In doing so, he broke the existing record of 74, set in 1941 and held by his long-time rival Joe DiMaggio. DiMaggio's iconic 56 game hitting streak was a part of the longer one. Williams himself had almost surpassed DiMaggio later in '41 and extending into the 1942 season when he reached base safely in 73 straight games. Other than that, no one else in the history of baseball has ever compiled an on-base streak longer than 60 games.
It seems safe to predict that Williams's record will never be broken.
It was a monumental achievement, but it is puzzling why it is so lightly-regarded. It isn't even listed among Williams's greatest feats of derring-do. There is his .406 batting average in 1941, his home run in his last at bat in 1960 (also on September 28), his two triple crowns in '42 and '47, and his six batting titles, but you never hear his consecutive games on base streak mentioned. It should be ranked as one of his greatest accomplishments.
Just as Day by Day with the Boston Red Sox is one of Bill Nowlin's greatest accomplishments. When one takes into account the amount of information it contains, the total is staggering. Added to that the fact that Nowlin has made it interesting and even entertaining is to a life-long Red Sox fan like myself, mind-boggling. Nowlin has written, co-written, or edited countless books, most of them about the Red Sox and many of those are about Ted Williams in particular. His titles about Ted include Ted Williams: A Splendid Life, Ted Williams: A Tribute, Ted Williams:The Pursuit of Perfection, and The Kid, Ted Williams in San Diego. Nowlin has also written the definitive biography of Tom Yawkey, the late Red Sox owner in which he found no evidence of Yawkey ever acting or speaking in a racist manner, but that he did nothing to stop his lieutenants from doing so.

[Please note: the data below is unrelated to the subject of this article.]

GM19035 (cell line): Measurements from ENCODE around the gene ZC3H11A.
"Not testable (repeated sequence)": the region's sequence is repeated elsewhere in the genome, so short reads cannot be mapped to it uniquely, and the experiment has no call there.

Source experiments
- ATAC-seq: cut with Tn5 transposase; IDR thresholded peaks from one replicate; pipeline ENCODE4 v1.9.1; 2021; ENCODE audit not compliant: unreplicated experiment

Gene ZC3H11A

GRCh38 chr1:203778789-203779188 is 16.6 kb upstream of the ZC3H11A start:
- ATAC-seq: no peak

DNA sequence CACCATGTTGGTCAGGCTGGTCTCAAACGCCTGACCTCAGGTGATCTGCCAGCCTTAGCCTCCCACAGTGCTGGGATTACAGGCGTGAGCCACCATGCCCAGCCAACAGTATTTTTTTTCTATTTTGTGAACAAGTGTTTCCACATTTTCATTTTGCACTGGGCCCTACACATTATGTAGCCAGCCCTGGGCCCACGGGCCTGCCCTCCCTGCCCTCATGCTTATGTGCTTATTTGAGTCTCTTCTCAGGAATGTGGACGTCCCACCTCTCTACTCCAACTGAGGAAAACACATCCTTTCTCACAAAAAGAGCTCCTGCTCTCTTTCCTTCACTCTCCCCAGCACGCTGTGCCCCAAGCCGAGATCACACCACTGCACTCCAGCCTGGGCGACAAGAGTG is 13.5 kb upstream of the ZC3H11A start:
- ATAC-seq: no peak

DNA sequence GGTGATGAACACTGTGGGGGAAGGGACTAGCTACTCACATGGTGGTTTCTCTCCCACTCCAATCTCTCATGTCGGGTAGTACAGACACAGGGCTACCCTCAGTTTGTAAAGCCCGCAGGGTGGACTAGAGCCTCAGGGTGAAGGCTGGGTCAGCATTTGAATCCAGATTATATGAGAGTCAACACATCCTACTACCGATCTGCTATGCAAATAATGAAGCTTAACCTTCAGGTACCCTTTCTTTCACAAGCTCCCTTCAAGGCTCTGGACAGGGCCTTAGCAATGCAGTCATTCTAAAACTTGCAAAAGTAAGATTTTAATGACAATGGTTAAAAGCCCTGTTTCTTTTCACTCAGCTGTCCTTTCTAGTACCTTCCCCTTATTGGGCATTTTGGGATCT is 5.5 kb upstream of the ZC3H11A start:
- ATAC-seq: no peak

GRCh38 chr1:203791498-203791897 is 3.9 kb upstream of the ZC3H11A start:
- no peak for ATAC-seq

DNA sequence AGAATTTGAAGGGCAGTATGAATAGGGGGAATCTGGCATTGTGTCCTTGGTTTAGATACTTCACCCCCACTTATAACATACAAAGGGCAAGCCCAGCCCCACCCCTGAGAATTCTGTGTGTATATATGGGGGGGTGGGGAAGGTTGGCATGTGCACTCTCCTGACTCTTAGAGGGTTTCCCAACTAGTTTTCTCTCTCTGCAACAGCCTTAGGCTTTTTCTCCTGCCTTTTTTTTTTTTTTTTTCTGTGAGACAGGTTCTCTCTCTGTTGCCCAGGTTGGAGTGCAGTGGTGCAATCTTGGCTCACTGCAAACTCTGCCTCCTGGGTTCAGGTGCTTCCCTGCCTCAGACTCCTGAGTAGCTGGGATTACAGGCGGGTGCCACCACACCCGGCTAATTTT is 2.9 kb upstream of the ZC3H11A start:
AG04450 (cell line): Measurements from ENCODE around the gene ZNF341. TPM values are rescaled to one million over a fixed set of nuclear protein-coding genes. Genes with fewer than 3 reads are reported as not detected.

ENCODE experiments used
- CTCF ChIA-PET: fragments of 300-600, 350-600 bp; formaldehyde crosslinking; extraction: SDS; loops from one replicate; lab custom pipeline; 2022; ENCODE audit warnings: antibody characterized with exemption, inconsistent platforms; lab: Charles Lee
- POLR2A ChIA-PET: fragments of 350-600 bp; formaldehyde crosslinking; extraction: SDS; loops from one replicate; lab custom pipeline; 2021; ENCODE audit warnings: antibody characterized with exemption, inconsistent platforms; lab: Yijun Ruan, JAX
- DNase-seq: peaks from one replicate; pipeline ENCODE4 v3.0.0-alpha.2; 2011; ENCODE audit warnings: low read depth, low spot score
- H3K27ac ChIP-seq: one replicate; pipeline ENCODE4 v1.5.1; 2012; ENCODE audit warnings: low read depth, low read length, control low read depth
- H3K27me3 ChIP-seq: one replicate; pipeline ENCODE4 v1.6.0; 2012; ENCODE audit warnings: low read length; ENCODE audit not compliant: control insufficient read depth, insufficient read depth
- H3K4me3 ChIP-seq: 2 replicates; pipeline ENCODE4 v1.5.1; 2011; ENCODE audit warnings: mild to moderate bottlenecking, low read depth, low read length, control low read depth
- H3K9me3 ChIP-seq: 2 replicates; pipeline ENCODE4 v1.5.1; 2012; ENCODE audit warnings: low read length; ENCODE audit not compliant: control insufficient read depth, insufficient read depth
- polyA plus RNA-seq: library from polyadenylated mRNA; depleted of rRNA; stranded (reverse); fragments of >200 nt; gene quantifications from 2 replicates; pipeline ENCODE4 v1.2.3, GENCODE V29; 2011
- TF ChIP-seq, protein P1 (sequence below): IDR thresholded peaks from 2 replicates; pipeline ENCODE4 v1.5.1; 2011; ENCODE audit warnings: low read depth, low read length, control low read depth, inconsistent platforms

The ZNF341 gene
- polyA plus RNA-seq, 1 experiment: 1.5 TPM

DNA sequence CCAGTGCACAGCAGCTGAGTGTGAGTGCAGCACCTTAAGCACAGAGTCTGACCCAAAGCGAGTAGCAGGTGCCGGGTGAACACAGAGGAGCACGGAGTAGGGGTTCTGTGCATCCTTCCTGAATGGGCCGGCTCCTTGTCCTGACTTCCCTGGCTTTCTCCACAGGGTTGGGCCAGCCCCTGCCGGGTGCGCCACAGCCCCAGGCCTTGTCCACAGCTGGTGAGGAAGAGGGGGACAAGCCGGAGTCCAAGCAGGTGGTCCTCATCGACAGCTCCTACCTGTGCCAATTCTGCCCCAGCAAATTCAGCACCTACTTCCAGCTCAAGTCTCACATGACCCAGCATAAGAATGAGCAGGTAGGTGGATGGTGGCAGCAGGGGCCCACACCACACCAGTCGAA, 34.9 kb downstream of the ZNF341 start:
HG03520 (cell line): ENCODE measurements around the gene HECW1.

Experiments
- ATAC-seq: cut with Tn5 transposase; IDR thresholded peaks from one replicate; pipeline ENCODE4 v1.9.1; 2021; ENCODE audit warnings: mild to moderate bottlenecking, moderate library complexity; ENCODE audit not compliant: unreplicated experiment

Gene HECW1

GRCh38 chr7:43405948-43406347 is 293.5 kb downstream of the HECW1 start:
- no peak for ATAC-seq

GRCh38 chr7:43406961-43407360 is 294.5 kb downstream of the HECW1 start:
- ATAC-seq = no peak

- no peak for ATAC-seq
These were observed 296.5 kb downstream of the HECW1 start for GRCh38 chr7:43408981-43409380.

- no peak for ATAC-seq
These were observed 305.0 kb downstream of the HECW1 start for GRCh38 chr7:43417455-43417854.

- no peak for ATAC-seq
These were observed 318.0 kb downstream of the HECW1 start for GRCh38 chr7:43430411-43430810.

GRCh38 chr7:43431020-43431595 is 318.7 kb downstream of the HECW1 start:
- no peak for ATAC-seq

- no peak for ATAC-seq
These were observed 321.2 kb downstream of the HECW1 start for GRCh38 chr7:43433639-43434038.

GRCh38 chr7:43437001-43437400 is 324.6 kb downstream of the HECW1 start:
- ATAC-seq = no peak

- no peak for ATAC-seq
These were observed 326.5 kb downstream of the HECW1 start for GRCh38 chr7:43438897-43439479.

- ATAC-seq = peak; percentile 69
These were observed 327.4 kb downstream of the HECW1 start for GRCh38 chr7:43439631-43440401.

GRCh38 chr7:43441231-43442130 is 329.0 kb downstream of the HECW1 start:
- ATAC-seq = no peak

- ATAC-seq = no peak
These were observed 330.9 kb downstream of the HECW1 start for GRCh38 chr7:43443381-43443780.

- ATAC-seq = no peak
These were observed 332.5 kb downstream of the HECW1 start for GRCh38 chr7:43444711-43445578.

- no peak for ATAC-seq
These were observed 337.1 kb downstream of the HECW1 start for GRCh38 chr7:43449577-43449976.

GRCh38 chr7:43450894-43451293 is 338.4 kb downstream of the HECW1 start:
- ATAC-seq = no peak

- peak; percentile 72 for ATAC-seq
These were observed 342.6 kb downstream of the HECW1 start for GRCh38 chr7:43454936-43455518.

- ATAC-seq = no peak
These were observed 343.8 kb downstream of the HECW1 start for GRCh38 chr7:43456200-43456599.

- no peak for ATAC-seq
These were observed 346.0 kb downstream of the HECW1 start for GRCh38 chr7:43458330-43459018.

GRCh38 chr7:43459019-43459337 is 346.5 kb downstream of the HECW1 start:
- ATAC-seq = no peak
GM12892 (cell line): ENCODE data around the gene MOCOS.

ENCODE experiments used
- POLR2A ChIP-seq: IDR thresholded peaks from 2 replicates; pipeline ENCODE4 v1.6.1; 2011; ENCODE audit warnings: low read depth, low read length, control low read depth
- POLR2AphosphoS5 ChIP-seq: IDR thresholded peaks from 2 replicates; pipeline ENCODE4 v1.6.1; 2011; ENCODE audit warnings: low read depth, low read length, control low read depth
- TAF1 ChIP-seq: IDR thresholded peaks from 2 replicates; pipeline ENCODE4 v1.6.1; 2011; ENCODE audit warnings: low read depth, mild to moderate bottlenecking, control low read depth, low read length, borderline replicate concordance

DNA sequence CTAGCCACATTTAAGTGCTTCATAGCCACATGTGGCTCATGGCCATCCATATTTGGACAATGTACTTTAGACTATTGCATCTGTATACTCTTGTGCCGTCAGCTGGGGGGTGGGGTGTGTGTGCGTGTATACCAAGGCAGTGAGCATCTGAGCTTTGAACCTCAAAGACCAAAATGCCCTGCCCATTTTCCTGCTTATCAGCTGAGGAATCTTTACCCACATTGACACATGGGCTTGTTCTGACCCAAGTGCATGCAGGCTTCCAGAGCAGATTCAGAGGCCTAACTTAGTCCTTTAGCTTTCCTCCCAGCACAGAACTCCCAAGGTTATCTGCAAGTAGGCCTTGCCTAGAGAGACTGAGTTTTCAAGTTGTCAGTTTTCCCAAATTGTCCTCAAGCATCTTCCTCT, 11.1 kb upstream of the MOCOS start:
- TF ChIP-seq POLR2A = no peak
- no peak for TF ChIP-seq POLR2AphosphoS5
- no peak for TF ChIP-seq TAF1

If there is one complaint I have, it's that Day by Day was published back in 2006, and since then the Red Sox have won three World Series, suffered a collapse (in 2011) of biblical proportions, signed and developed a player (Mookie Betts) who became so good that they decided they couldn't pay him what he was worth and traded him away, and seem hell-bent on doing the same with Xander Bogaerts and Rafael Devers. Nowlin could spend full-time just updating his book.
Its publisher, Rounder Books, a division of Rounder Records, of which Nowlin was one of the founders, is no longer active in business. Rounder Records releases have won more than 50 Grammy Awards in the fields of folk, blue grass, gospel, polka, and world music. Ir was acquired by Concord Records several years ago, and for all I know, Day by Day is out of print, but if you love Red Sox history and you ever get the chance, grab a copy. You'll be thanking me for years.
- Dick Flavin is a New York Times bestselling author; the Boston Red Sox "Poet Laureate" and The Pilot's recently minted Sports' columnist.